Another (Cloud) Tip…Federated vs. Managed Users

By Evan Basalik

Office 365 authentication has the concept of two types of users – federated and managed.

Federated users are ones for whose authentication Office 365 communicates with an on-premises federation provider (ADFS, Ping, etc) that then talks to an on-premises authentication directory (i.e., Active Directory or other directories) to validate a user’s credentials. This authentication redirect is relatively transparent to the user other than the fact that they might see their organizations federation sign-on page.

Managed users are cloud-only user and they only exist inside Windows Azure Active Directory. In this scenario, user log in via the Office 365 portal and provide credentials that are different than their on-premises credentials. In this scenario, some customer use Directory Synchronization (DirSync) to keep their on-premises users’ properties in sync with their on-premises directory, but don’t federate them.

Although there is less complexity with managed users, it does bring with it the need to remember another set of credentials except for the subset of customers who have adopted Password Synchronization. Those users leverage Password Synchronization to make sure the cloud and on-premises credentials are the same.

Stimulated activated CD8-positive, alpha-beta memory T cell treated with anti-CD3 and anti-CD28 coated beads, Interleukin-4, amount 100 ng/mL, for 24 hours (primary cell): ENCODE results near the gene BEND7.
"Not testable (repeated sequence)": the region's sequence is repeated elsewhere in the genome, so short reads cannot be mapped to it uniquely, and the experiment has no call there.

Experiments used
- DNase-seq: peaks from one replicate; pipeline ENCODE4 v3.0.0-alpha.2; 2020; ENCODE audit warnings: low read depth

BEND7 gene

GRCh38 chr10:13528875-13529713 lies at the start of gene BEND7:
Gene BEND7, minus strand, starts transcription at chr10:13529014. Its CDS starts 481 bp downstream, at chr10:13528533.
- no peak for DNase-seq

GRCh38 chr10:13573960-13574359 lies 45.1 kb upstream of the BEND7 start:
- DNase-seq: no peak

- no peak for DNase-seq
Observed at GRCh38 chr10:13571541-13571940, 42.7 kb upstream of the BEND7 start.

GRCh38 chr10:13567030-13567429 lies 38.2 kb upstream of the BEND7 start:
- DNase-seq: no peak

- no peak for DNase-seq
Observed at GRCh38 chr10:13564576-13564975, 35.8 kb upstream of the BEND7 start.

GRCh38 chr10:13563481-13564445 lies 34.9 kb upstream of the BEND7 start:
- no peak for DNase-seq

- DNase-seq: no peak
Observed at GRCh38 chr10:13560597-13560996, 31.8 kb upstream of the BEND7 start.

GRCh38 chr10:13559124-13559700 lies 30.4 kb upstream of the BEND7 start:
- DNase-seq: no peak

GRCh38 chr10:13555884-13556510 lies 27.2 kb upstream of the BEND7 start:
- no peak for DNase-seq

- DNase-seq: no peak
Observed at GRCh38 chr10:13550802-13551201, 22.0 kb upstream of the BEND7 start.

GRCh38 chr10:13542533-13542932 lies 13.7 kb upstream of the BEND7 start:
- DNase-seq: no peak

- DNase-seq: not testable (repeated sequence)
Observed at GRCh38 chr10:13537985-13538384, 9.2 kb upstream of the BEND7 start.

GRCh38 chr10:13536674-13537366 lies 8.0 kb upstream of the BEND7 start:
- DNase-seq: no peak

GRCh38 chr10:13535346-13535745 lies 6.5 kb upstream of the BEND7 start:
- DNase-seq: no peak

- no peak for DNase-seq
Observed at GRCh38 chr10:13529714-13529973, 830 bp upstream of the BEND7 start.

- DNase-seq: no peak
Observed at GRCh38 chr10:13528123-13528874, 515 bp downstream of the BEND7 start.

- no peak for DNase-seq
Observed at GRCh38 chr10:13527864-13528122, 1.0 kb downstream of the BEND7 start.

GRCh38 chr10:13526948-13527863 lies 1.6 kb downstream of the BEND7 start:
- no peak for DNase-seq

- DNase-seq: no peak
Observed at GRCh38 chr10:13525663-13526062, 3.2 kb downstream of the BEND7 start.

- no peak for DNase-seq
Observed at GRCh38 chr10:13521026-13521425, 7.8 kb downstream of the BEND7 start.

1. We have an Managed environment used only for the activation of Office 2011.  Password Sync is unreliable, so how can we enable SSO, and if we did, would the Office 2011 clients honor that federation? We also have our own ADFS servers.

  2. Fast and clear post, but a question about examples:
    I sync Active Directory users to Azure AD with password replication. Is the Azure AD accounts managed or federated ?

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